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Next to Christmas trees, poinsettias are the most famous plants associated with Christmas and are more numerous. Each year millions of the plants are grown to brighten homes throughout the country.

Poinsettias were originally cultivated by the Central American Indians. They were highly prized by Montezuma, the Aztec king, but could not be grown in his capital, Mexico City, because of climatic restrictions. Franciscan priests in Mexico were probably the first to use the plants for the Christmas season. They used the plants in nativity processions in the 17th century because of their bright color and flowering season near Christmas.Poinsettias were introduced into the United States by our first ambassador to Mexico. Joel Robert Poinsett was a botanist and collected plants while working there. He sent plants to horticultural associates and botanical gardens in 1825. These were propagated, and plants eventually found their way into the greenhouse trade.

Myths have existed for many years that poinsettias are extremely toxic. As with any non-food, you should not allow children to eat their leaves, but the main hazard is the white milky sap. This sap may irritate eyes and sensitive skin or burn open cuts. If you get the sap on you, wash with soap and water.

Like most flowers with milky sap, poinsettias do not last well as a cut flower. If you want to try them for cut flowers, seal the end cut by burning it with a match or by dipping it briefly in hot water. They will last a day or two but not much longer even under the best of circumstances.

Newer varieties of poinsettias are specially bred and selected for their long-lasting color. Florists used to deliver the plants as close to Christmas Eve as possible because the color would not last and leaves would fall. Growers now select varieties that will keep their color several months if they are given minimal care.

You can benefit from a more attractive, longer-lasting plant if you keep in mind a few tips: Select a plant with deep, highly colored bracts. These colored leaves are called flowers, but the true flowers are the tiny yellow-green nubs or buttons in the center of the colored leaves. Plants with these true flowers still attached are not as mature and will last longer in your home. The flowers should show little or no pollen. The green leaves should have a dark green color; fallen or yellow leaves indicate poor fertilization or possible root disease.

After selecting your plants, protect them on the trip home. Plants should be well wrapped when you take them outdoors because exposure to low temperatures for even a short period of time will cause leaves and bracts to turn brown and drop off.

After the poinsettia is in the home or office, place it in a sunny window or other well-lighted area. Flowers should not touch cold window panes or get too cold. The plants have been grown at 60 to 70 degrees in the greenhouse and will keep best in your home between those temperatures. Higher temperatures reduce the life of the bract color. Drafts, dry forced-air heating or other extremes in temperatures and humidity will also cause the color to fade or the bracts to drop.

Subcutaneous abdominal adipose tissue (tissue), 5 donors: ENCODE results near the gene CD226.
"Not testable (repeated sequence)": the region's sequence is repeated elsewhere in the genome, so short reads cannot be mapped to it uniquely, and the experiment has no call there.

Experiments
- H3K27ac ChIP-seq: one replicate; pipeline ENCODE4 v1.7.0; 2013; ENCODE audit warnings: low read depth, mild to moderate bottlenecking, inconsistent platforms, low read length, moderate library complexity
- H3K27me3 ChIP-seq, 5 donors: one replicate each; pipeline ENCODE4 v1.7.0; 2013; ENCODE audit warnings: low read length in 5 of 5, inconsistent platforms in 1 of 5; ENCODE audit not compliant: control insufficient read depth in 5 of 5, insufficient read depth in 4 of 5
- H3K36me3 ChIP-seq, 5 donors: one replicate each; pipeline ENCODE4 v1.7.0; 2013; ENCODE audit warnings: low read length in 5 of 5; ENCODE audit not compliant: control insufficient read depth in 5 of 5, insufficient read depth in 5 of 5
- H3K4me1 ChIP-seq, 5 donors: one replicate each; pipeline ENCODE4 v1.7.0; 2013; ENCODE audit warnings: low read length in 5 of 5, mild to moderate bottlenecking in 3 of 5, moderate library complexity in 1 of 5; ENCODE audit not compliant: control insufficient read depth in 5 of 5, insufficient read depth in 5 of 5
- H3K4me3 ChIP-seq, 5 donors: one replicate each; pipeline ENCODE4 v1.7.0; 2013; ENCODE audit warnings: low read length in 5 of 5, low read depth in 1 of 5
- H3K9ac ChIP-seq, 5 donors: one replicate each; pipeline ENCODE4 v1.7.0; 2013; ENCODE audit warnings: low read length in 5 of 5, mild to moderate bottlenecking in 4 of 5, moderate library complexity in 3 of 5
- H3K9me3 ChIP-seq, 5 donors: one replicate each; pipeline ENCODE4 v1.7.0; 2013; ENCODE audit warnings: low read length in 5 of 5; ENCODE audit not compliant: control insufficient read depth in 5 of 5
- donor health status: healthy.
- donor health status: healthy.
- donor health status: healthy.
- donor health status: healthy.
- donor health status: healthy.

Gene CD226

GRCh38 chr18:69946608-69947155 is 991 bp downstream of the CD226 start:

Check the soil moisture each day. Water only when the soil is dry to the touch. Add enough water to soak the soil thoroughly and drain out the bottom. This will keep damaging salts from accumulating in the pot. Too much water will cause root rot, yellow leaves and leaf drop. Too little water causes the plant to wilt and the leaves to drop. Fertilize the plants with a blooming plant fertilizer every two to four weeks according to the manufacturer's directions.

I learned just how much work has gone into development of the poinsettia when I visited the Paul Ecke Co., largest poinsettia propagator in the world. The poinsettia ranch is located in Encinitas, Calif. Each year plant breeders hybridize more than 10,000 different new varieties of plants. Each plant is then carefully grown from seed and evaluated for characteristics that would make it desirable from a consumer's standpoint.

In a good year, one or two of the original 10,000 plants may be introduced into the market. These developmental breeding programs have given us various shades of red, pink and white poinsettias as well as polka dot leaves. Plants with brighter colors that last longer in our homes as well as larger flower size are also selected. Energy-saving plants, that is, those that can be grown in cooler greenhouses, have also been developed as well as miniature poinsettias and other novelties.

Local greenhouses buy small plants or cuttings from specialized propagators such as Ecke poinsettias. These are planted and grown into our Christmas decorations. Growers must pay attention to all of the plant needs such as temperature, light, water and pest control, but they must also control one other factor. Poinsettias are a short-day plant. They actually flower and develop their red color when they have an uninterrupted dark period for at least 15 hours each day for eight to 10 weeks. Car lights, street lights or overhead lights can keep these plants from blooming. Growers may shade the plants with black cloths to encourage them to develop their flower color early.

Even though promoters have tried to encourage the use of poinsettias for other holidays such as Valentines and Easter, they remain a Christmas plant. If the plants don't turn red for Christmas sales, they are of little value. About the only thing worse than greenhouses full of poinsettias the week after Christmas is a lot full of Christmas trees. Select either one early in the season to add to the holiday beauty and spirit of your home. We will discuss in a future article what you should do with your poinsettia after the Christmas season.